The first year the tent debuted, in 1978, it wasn’t a tent at all. It was Joe, sitting behind a folding table with 32 dozen homemade cookies to give to visitors. That year, 850 bikers stopped by to talk to Joe. The following year, a tent was donated and hot dogs accompanied the cookies. The tent now greets as many as 30,000 visitors in a week’s time. Food is available around the clock, free of charge, for anyone who stops by. There are members of the ministry available to talk to anyone about Christianity, but there is no pressure to do so. All of the food is donated and all of the people who work in the tent are volunteers.

Cornerstone Ministries started because of Joe and Dee’s conversion to Christianity in the late ’70s. Both had lived a wild sort of life, drinking and taking drugs and hanging out with the motorcycle groups that were on the wrong side of the law. The couple, who married in 1976, were both traveling back and forth to Nigeria, working in a shipping and receiving business for Dee’s father. During one visit home to Keene, Dee started going to church and was “saved.” She refers to her conversion as finding “rightness in chaos.” She wrote to Joe in Nigeria, telling him that she was devoted to Jesus and wanted to give him 10 percent of their income. She wrote about how happy and fulfilled she felt.

Joe, never suspecting a divine intervention, thought instead she had met a man named Jesus and was going to start giving their money to him. The money was actually a tithing, a gift to the church. Joe contacted friends of his to go and find out who this Jesus was.

When Joe came home to New Hampshire for a visit, he saw that Dee was a different woman and learned what really happened.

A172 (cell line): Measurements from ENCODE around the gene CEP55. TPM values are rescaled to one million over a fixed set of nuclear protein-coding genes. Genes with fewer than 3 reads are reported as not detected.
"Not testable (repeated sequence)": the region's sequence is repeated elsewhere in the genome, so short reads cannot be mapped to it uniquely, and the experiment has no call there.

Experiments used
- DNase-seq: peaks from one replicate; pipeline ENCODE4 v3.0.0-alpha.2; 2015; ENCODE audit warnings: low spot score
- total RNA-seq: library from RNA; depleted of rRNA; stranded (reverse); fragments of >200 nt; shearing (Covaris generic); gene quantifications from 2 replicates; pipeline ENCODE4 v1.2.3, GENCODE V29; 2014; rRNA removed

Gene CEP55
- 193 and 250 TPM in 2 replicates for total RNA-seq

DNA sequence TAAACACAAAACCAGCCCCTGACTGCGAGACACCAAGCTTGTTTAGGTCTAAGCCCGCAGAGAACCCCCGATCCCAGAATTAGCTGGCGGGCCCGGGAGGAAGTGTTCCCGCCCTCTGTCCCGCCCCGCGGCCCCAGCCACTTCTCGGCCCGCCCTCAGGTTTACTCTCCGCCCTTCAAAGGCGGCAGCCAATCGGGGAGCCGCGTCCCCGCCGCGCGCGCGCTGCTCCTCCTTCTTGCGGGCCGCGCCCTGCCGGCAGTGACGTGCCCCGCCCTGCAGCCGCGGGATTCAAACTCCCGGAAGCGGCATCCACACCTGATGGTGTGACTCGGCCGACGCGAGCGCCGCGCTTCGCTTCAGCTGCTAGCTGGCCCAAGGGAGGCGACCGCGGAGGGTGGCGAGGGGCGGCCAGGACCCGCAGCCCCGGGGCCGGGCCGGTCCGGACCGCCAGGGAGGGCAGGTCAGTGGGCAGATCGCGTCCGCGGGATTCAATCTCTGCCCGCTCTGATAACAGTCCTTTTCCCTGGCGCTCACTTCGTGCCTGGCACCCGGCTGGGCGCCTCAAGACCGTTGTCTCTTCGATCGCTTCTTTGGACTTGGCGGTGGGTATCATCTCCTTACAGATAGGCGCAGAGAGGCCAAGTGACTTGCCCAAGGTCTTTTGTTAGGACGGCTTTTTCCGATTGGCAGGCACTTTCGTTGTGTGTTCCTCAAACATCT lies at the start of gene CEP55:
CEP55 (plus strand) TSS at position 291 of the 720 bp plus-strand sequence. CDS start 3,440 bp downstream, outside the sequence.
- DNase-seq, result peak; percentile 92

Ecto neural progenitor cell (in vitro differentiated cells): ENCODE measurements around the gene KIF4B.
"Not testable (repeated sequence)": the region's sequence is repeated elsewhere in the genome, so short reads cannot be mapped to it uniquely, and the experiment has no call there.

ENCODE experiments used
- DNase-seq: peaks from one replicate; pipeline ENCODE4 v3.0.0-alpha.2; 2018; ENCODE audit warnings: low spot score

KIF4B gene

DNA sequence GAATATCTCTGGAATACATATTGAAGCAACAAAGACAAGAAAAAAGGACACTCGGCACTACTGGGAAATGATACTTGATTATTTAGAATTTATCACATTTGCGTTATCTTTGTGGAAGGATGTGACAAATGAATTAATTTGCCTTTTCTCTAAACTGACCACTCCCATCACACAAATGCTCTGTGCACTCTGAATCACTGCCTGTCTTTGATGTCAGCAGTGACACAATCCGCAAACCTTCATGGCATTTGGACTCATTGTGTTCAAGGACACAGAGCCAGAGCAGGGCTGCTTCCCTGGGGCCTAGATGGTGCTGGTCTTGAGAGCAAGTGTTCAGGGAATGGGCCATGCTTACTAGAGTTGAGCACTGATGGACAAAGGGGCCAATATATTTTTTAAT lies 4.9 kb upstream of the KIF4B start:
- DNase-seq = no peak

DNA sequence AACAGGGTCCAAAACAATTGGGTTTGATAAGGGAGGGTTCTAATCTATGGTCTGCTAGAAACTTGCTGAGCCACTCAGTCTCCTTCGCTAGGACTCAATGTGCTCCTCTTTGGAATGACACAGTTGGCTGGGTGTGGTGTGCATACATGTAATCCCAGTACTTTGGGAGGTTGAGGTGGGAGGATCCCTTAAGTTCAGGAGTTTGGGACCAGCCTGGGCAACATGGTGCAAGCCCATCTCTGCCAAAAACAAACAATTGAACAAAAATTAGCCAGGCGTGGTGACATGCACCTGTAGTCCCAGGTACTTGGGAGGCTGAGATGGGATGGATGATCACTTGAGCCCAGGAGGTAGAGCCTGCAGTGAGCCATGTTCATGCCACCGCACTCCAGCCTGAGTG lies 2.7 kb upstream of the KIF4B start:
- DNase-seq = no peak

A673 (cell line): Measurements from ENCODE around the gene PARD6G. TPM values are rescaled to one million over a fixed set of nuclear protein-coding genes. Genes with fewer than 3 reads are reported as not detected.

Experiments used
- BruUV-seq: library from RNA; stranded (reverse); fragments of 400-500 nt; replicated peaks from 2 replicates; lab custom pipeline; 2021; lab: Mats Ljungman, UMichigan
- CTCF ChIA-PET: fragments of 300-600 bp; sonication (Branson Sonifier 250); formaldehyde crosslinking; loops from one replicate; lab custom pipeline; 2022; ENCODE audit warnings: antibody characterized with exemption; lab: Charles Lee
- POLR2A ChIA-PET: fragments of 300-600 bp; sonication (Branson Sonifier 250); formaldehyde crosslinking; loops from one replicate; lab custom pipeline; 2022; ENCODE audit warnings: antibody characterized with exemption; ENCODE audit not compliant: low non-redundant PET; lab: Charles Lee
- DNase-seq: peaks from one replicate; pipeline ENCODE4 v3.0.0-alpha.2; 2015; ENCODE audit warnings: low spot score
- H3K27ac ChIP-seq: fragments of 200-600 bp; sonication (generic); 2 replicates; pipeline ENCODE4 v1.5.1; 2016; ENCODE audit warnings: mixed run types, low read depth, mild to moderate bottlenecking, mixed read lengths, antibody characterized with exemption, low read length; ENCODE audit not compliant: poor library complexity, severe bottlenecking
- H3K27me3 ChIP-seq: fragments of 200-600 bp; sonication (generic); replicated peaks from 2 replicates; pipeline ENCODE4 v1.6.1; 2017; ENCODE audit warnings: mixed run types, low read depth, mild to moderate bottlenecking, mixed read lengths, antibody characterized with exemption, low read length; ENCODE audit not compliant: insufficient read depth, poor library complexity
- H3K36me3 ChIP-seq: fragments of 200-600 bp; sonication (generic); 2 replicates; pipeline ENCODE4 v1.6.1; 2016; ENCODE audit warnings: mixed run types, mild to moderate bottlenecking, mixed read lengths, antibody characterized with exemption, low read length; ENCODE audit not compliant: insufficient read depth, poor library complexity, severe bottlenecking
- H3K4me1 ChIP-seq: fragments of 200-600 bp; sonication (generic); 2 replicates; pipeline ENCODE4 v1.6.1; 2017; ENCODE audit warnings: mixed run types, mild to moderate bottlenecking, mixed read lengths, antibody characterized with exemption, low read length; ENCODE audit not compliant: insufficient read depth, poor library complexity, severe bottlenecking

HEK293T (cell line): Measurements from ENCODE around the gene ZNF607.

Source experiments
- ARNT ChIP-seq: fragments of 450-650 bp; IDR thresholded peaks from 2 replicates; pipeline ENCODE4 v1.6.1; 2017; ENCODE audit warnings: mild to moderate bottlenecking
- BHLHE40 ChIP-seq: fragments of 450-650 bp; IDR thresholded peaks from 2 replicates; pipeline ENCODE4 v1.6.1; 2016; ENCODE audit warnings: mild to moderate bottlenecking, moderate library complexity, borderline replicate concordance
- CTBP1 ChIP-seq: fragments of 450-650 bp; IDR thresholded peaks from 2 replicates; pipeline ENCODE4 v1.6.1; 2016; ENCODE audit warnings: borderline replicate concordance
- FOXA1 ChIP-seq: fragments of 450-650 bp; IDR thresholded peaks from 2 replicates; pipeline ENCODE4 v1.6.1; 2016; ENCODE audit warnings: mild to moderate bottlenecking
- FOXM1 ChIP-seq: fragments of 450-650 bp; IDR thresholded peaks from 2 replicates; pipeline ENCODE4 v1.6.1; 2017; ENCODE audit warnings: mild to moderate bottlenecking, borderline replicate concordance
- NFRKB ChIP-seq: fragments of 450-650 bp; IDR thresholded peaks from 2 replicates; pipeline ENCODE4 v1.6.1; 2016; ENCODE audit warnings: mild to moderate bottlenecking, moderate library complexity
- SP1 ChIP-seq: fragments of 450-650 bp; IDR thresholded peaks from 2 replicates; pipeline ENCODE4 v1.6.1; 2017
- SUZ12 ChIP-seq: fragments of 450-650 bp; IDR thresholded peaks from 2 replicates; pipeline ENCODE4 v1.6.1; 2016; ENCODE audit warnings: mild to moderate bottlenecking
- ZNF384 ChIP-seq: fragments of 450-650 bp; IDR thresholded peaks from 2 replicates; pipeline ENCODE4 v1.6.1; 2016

Dee was on fire with her beliefs, but Joe wasn’t as quick to join the ranks. At one point, he told her he did not want to hear one more word about Jesus Christ in his presence. She complied. Dee says, “Then, I got out of the way and God started working on him.” Eventually, Joe followed Dee’s lead and made his conversion to Christianity.

The couple finished working in Nigeria and both went to school and got master’s degrees; she in mental health and substance-abuse counseling, he in pastoral counseling. They both worked at alcohol and drug rehabilitation centers in the region. Joe has traveled to more than 65 prisons to preach, often bringing other bikers with him. Through their work and the work of the ministry, they’ve helped countless people through struggles.

Dee is one of three full-time caregivers for Joe. At night, she sleeps on a cot beside his bed. She takes him to Concord three times a week in their van for his dialysis treatments. She stopped working last year in part to devote her time to caring for Joe.

But Dee also has a challenging health history, having contracted a bacterial infection years ago that eventually rendered her disabled. Even so, she worked to learn to administer Joe’s dialysis in their home. New equipment is arriving at their home within the month and the couple will no longer have to make the trips to Concord each week, which are taxing on Joe, but also cost upwards of $75 per trip for gas alone.

Ted Moe wishes he could do more to help the couple.

“Their faith is huge,” he says. “I would love to be able to get them an unlimited credit card and tell them to just do what they needed to do with it.”

He says their devotion to one another was in full force last year on their anniversary.

Joe wanted to make a card for Dee and was in the hospital at the time. Ted brought him paper and markers but Joe wasn’t able to make the card; he didn’t have enough mobility in his arm and hand. Dee came in the room while he was struggling with it.

She said, “Why don’t we make it together?”
 
** Courtesy of an article written by Ted Moe and submitted in the Keene Sentinel January 3rd, 2012